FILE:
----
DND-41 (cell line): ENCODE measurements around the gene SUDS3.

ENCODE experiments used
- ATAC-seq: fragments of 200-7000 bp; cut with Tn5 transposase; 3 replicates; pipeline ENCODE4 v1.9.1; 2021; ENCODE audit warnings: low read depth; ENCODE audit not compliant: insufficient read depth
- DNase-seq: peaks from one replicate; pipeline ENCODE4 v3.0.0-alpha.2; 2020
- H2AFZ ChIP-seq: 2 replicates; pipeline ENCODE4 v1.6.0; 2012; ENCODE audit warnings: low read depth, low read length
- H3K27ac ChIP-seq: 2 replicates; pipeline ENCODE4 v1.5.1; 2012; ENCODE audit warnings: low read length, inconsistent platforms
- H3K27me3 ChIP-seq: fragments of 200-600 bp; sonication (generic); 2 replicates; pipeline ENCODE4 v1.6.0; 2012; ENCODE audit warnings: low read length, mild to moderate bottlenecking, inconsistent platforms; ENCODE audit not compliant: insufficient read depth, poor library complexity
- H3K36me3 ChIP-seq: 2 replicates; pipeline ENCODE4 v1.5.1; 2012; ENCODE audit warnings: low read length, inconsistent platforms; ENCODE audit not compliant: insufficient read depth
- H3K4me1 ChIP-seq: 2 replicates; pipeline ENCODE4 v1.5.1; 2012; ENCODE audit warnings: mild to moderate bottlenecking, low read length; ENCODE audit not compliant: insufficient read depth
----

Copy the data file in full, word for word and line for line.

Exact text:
DND-41 (cell line): ENCODE measurements around the gene SUDS3.

ENCODE experiments used
- ATAC-seq: fragments of 200-7000 bp; cut with Tn5 transposase; 3 replicates; pipeline ENCODE4 v1.9.1; 2021; ENCODE audit warnings: low read depth; ENCODE audit not compliant: insufficient read depth
- DNase-seq: peaks from one replicate; pipeline ENCODE4 v3.0.0-alpha.2; 2020
- H2AFZ ChIP-seq: 2 replicates; pipeline ENCODE4 v1.6.0; 2012; ENCODE audit warnings: low read depth, low read length
- H3K27ac ChIP-seq: 2 replicates; pipeline ENCODE4 v1.5.1; 2012; ENCODE audit warnings: low read length, inconsistent platforms
- H3K27me3 ChIP-seq: fragments of 200-600 bp; sonication (generic); 2 replicates; pipeline ENCODE4 v1.6.0; 2012; ENCODE audit warnings: low read length, mild to moderate bottlenecking, inconsistent platforms; ENCODE audit not compliant: insufficient read depth, poor library complexity
- H3K36me3 ChIP-seq: 2 replicates; pipeline ENCODE4 v1.5.1; 2012; ENCODE audit warnings: low read length, inconsistent platforms; ENCODE audit not compliant: insufficient read depth
- H3K4me1 ChIP-seq: 2 replicates; pipeline ENCODE4 v1.5.1; 2012; ENCODE audit warnings: mild to moderate bottlenecking, low read length; ENCODE audit not compliant: insufficient read depth